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16 janvier 2014 4 16 /01 /janvier /2014 13:50
Armed Forces Minister views UK unmanned aerial systems

Mark Francois speaks to Royal Navy Commander Bow Wheaton about his experience of the Scan Eagle unmanned aerial system


15 January 2014 Ministry of Defence


Mark Francois toured RAF Waddington today to view the full scope of the UK's unmanned aerial systems capability.


Mr Francois spoke to operators of Navy, Army and RAF unmanned aerial systems (UAS), including Scan Eagle, Desert Hawk and Reaper.

He also viewed the inside of a Reaper control cabin and was shown how a highly-trained and highly-qualified team control the aircraft, with pilots, sensor operators and analysts all working together to make decisions in real-time.

Mr Francois’ visit was part of a wider drive by MOD to dispel some of the myths around the use of unmanned aerial systems, demonstrate the vital role they play in supporting personnel on operations in Afghanistan, and confirm the utility of such systems for the future.

Mr Francois said:

Our remotely-piloted systems provide life-saving intelligence, reconnaissance and surveillance on operations as well as giving us the ability to strike precisely at those who pose a risk to our personnel and the people they are trying to protect.

I was delighted to meet with and listen to the talented personnel who operate this capability. They deserve great credit for the work they do in saving the lives of our ground troops, our Afghan and international colleagues, and Afghan civilians.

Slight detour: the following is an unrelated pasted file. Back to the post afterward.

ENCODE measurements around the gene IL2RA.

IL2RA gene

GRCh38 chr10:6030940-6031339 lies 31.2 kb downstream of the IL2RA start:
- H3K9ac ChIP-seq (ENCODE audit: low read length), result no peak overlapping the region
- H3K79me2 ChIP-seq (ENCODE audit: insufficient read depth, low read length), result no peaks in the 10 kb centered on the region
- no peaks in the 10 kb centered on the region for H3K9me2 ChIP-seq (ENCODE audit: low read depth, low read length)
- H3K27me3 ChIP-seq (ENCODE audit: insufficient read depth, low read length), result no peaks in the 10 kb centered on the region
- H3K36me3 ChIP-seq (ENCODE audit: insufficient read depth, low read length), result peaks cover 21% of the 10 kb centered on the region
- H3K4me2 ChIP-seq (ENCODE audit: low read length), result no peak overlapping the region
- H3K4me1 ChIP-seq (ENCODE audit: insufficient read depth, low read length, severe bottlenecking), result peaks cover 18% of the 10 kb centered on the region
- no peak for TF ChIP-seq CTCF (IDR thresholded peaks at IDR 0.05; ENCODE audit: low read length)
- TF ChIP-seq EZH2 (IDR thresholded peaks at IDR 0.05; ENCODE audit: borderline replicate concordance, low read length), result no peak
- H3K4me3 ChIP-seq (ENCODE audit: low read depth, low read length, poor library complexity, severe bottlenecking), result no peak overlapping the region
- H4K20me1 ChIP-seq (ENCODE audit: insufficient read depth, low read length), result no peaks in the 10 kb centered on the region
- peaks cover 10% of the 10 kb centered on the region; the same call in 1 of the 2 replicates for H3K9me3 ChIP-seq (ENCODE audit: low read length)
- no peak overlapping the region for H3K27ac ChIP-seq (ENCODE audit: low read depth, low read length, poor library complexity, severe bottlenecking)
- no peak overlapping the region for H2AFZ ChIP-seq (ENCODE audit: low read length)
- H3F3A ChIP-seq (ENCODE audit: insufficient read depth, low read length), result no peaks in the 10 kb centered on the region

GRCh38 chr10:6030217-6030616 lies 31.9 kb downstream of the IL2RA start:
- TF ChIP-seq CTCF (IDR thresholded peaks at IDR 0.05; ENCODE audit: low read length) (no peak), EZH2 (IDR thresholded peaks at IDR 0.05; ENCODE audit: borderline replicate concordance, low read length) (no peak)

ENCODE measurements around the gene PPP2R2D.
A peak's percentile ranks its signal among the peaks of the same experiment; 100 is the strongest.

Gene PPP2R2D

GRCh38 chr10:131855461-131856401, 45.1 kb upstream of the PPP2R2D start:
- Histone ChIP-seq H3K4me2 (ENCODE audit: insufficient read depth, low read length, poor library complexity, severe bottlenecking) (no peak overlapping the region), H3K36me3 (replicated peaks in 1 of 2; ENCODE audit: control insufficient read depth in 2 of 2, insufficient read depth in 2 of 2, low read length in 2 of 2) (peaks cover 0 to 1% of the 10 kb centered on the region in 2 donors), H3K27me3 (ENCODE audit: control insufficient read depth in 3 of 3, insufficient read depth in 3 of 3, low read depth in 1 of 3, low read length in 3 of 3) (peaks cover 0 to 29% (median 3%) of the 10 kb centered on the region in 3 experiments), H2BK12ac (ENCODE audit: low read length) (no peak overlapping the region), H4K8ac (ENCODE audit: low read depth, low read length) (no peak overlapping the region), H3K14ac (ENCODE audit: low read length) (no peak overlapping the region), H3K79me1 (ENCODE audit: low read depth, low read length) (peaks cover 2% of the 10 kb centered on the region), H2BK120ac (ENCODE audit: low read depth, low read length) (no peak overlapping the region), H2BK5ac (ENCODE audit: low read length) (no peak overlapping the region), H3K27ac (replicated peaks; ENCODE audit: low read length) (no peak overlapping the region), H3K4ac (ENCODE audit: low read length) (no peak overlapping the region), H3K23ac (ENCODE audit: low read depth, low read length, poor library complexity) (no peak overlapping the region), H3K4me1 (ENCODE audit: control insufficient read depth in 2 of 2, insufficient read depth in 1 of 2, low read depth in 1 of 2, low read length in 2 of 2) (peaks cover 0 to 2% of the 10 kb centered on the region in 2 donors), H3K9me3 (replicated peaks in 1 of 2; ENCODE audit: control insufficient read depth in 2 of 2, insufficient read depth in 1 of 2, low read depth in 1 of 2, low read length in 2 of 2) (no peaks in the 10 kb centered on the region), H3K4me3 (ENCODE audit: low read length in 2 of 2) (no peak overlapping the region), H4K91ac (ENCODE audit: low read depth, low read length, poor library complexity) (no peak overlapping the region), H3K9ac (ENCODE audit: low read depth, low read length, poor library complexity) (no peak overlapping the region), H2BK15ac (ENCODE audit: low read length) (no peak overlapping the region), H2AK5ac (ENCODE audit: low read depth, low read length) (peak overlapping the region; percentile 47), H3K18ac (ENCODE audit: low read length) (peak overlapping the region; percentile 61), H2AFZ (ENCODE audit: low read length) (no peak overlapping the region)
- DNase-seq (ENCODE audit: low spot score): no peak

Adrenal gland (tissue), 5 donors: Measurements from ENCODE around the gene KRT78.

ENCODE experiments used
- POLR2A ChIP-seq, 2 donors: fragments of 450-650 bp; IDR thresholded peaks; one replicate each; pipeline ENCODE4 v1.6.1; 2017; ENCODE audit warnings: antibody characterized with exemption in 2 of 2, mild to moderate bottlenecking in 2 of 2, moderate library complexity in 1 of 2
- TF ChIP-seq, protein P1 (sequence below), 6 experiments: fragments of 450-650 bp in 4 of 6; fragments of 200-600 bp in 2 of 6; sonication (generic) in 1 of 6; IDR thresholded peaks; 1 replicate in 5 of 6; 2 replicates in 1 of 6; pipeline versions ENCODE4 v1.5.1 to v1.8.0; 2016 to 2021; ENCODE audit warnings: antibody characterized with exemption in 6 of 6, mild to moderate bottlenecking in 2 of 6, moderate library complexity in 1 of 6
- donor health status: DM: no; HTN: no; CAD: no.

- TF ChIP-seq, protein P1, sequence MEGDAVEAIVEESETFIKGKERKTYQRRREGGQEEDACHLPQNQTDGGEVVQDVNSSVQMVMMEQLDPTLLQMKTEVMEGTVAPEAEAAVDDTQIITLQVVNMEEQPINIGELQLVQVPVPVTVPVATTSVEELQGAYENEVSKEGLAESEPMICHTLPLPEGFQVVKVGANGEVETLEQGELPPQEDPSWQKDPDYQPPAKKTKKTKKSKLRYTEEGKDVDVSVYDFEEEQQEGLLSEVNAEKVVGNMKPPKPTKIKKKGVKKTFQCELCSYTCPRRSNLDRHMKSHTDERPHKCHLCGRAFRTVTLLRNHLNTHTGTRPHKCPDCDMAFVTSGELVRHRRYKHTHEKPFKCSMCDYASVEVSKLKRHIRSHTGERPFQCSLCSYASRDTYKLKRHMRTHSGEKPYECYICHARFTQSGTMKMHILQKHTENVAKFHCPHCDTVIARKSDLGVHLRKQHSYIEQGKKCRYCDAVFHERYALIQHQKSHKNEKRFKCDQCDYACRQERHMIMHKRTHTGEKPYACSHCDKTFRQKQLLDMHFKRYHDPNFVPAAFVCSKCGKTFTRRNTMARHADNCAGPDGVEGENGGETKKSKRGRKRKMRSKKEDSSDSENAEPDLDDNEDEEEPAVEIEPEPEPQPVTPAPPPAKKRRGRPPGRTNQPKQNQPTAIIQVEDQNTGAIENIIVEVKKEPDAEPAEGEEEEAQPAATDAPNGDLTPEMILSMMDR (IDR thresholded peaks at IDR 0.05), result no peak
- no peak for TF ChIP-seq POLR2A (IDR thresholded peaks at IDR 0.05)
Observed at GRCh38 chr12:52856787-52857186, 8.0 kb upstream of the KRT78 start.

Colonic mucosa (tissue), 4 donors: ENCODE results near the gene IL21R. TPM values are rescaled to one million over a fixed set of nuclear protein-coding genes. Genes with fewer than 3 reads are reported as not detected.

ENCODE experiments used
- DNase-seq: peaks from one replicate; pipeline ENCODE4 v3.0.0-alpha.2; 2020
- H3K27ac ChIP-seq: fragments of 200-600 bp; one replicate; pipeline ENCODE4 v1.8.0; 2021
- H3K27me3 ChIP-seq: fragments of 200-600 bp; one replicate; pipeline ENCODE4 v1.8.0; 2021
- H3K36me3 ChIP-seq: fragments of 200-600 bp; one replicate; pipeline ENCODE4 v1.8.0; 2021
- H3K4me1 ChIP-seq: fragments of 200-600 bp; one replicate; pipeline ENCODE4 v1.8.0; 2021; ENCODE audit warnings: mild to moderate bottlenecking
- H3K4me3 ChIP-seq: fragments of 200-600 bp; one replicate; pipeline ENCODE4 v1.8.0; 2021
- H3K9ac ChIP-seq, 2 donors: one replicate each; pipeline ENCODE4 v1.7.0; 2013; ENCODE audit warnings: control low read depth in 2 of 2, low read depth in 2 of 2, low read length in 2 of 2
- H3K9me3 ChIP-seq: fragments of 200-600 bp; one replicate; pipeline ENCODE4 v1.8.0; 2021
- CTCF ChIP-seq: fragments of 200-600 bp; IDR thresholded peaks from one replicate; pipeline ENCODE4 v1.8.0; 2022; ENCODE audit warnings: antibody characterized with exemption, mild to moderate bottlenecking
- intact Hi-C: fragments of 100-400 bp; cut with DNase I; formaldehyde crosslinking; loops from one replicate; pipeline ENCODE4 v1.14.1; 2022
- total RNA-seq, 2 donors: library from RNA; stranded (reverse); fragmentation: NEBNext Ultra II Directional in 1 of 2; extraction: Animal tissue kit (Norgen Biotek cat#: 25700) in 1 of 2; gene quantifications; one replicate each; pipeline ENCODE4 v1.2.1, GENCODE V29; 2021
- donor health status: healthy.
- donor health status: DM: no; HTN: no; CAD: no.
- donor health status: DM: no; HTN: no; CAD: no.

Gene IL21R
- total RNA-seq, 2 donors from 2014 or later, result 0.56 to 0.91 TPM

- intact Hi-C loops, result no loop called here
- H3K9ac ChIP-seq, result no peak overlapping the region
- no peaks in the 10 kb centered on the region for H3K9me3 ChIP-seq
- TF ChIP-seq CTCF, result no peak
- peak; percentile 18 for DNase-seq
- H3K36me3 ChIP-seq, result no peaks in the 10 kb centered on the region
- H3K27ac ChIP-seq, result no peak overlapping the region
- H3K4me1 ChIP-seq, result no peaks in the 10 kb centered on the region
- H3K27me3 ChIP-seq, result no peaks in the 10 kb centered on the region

Mark Francois takes a close look at the Black Hornet nano unmanned aerial system
Armed Forces Minister Mark Francois takes a close look at the Black Hornet nano unmanned aerial system [Pictures: Corporal Bibby RAF, Crown copyright]

Ground troops who have served in Afghanistan were also present at RAF Waddington to describe how UAS assets had provided them with life-saving support at vital times.

Air Vice-Marshal Philip Osborn, Joint Forces Command Capability Director, said:

The UK’s unmanned aerial systems provide UK and allied forces with persistent surveillance of enemy positions without putting their lives at unnecessary risk. In today’s operational environment they are still used predominantly in surveillance and reconnaissance roles.

When precision strike capability is required by ground commanders, this is always in accordance with international humanitarian law and governed by the same strict rules of engagement as those governing manned aircraft.

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